Next, I do a rough measurement of the quilt (or runner) perimeter. My runner is a rectangle about 15 by 50". So roughly, 2 times 50 is 100, plus 2 times 15 is 30. Or a perimeter of 130". My binding strips will be about 40" long so I'll need 4 strips--3 strips times 40" is only 120" so that won't make it around the perimeter, but 4 strips times 40" will be 160" - plenty!

I loved math back in high school, and I'm so glad that I use it - both the simple stuff and the more complex stuff - nearly every day!



Connecting the strips with a diagonal seam is just about the only time I use the lines on a cutting mat. Line up two strip ends right sides together, one horizontally and one vertically with the cutting mat lines, draw a diagonal line connecting the intersecting edge points, pin on both sides of the line, sew on the line and cut 1/4" (give or take) away from the seam. Connect all four strips into one long one.



Press.

Press seams open (to reduce bulk).

Then press the entire binding strip, wrong sides together.



Now, I have approximately 160" of binding that is ready to add to the runner or quilt.



 
Since I ran out of time, this will be continued next week!

By the time you read next week's newsletter, this project should be bound, labeled, and ready to gift.

Unless it's not.


Hey, anything can happen!

Happy Stitching!
Joan

Thursday, January 3, 2019

Old, New, and In Between

When I wasn't celebrating holidays with family and friends, I set aside some time to work on projects. Some old, some new, and some fall somewhere in between.

First, before I get too far along, in the last newsletter, I mentioned something about using the waste threads from my ornaments as bird nesting material. I don't actually put out thread and yarn scraps for the wild birds to use in their nests. It's actually not a good idea - threads can get tangled in tiny birds' feet and legs, eventually strangling them. 



This article gives a really good overview of what to include and not include if you like to put out nesting materials for your wild feathered friends. Be sure to read through the comments for more specifics than outlined in the article. It may seem early to think about this kind of thing, but migrating birds start hunting for nesting sights as early as February and March even as far north as my area (central New York), and even earlier in other parts of the country.

Back to stitchy stuff. . .

Old stuff. Just before Christmas I lamented that this project (below) wasn't going to make it under the Christmas tree gift pile this year. And it didn't. But I'm happy to say that during the week in between the holidays, I spent some concentrated effort to get the four-block table runner to the ready-to-quilt stage (below, below). The pattern is loosely based on Journey to Paducah a free pattern from AQS.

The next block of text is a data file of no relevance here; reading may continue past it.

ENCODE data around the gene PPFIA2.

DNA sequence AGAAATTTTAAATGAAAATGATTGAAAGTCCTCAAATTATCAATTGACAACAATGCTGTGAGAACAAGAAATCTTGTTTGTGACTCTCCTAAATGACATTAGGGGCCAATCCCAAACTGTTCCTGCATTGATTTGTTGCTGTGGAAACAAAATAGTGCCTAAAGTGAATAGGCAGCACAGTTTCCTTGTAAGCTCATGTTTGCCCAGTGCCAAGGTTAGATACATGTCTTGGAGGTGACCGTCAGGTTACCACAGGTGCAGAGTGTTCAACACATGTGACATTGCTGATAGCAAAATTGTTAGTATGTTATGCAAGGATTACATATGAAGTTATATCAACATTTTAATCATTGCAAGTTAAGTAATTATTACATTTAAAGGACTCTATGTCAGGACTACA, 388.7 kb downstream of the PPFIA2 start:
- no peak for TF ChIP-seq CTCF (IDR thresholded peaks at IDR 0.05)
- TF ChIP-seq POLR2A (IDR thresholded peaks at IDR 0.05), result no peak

Sorta Old, Sorta New Stuff. Every month, a new bird block is released and a block kit, including pre-cut fabrics and pattern, is shipped to members of The FLOCK. Before any kit is shipped, I make the block at least twice, once with scrap fabrics and once with the 'real' fabric from the kits. Then I use the 'real' block to make a quilted sample - like in the photo below.




But that doesn't leave me with any 'real' blocks to make into projects. That means I make more blocks 'when I have time' which translates to: I don't get back to it! I started making bird blocks on a regular schedule this past week. The Gray Catbird block (one of my favorites!) is shown, in progress, below.  



New stuff. I'm a jigsaw puzzle girl. Love them! Perhaps that's why I like quilting so much, quilt blocks feel like jigsaw puzzles to be solved. Normally I don't have time for them, but treat myself to one or two puzzles during the holiday season.



I spread out the pieces on a table, then listen to a recorded book. I mentioned something a while back about the Outlander books, that they didn't really grab me when I first tried listening. Well, I gave them another try. I'm on book two. Lordy, they are long. Good thing this puzzle is a toughie. Plenty of puzzling time ahead if I stick with the 7 (plus 2) books to come in the series.


Not New but Not Old either. These hardanger sampler blocks are on hold for the moment. I ran out of thread. I'm using some variegated threads  from Artfabrik (my favorite for any kind of embroidery) and ran out of this color - I think it's called Wild Rice.

Now that I've looked up the website, I should place my order before the next 'squirrel' crosses my path.




Definitely New. I've had the threads for this cross stitch project for a while. I love the bright colors. This is going to be a very stylized hummingbird. It kinda looks like a flying fish right now, but give it time. . .

Lots of teeny-tiny X's in this one. I'm using 32 count jobelin cloth - that's a pretty high thread count. I might be blind by the time I'm done stitching!



I think that should keep me busy into the first few weeks of 2019. How about you? Did you start something new, play with something you've already started, or forget the stitching all together and get cozy with a quilt, a movie, and a cocktail or two?

It all works for me! *Wink!*

Happy Stitching!
Joan